This is a crucial point to understand, and one that takes me back to what Stephen Coughlin posited last year. Everywhere the OIC (Organization of the Islamic Conference) goes, it peddles Islamic law. In effect, then, to build on Hirsi Ali's point, the Dutch modified their laws to conform with Islam's. This gibes precisely with how Coughlin saw the trial from the start: as an attempt to apply Islamic law, as advanced by the OIC, in the Netherlands.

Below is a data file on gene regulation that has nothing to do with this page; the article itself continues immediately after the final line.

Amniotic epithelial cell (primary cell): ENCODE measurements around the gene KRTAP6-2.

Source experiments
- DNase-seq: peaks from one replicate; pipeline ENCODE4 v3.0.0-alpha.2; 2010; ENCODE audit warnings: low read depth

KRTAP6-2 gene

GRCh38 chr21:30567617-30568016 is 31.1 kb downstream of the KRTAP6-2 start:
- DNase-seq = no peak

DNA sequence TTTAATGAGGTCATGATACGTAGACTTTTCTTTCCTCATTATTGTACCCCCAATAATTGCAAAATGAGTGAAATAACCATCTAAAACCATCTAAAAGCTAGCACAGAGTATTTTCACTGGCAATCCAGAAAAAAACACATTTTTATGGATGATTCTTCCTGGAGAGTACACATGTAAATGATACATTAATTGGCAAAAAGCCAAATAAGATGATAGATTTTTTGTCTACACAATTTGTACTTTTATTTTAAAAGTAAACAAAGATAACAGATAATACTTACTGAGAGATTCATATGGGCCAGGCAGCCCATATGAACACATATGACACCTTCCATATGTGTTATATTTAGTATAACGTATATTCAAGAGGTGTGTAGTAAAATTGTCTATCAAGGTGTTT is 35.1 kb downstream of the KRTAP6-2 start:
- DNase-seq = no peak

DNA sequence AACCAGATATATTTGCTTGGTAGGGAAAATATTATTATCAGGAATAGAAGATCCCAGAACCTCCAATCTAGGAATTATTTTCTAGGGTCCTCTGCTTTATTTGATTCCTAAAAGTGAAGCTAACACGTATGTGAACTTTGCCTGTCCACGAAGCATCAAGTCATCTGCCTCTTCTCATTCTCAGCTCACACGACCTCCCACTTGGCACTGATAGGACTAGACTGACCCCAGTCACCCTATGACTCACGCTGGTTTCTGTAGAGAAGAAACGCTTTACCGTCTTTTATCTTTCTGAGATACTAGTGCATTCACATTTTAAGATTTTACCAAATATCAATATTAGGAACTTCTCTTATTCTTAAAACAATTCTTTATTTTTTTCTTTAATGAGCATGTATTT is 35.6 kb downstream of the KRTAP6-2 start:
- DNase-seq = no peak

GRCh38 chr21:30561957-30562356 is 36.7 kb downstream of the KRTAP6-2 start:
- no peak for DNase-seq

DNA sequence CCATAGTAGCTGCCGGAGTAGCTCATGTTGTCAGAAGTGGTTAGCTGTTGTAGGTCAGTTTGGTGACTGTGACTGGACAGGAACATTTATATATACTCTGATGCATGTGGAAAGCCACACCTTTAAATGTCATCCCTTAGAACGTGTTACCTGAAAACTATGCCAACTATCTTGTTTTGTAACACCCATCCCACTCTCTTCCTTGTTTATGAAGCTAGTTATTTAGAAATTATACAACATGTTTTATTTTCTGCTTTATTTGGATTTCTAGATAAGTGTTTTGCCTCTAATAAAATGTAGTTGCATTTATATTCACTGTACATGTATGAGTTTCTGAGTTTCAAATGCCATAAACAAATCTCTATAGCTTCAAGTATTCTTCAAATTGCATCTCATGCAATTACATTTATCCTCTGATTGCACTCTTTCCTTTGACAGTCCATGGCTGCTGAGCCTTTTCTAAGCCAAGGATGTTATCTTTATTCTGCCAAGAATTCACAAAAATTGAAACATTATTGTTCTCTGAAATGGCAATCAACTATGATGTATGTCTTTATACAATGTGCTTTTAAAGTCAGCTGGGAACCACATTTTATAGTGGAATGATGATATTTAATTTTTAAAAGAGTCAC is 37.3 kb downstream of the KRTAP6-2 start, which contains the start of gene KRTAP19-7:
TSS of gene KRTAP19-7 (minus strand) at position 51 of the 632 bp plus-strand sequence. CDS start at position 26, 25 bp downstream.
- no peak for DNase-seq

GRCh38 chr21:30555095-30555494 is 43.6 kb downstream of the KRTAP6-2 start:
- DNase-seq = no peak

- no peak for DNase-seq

The OIC is an international body guided by policy set by the kings and heads of state of 57 Islamic countries in accordance with Islamic law. Such law permeates OIC activities, which are shaped by the Sharia-based Cairo Declaration of Human Rights in Islam. The OIC relies on the Cairo Declaration as its "frame of reference and the basis ... regarding issues related to human rights." (These include free speech rights as restricted by Sharia.) The organization's 57 foreign ministers meet annually, as the OIC's website explains, to "consider the means for the implementation" of OIC policy. As Coughlin puts it, these are "real state actors using real state power to further real state objectives." Sharia objectives.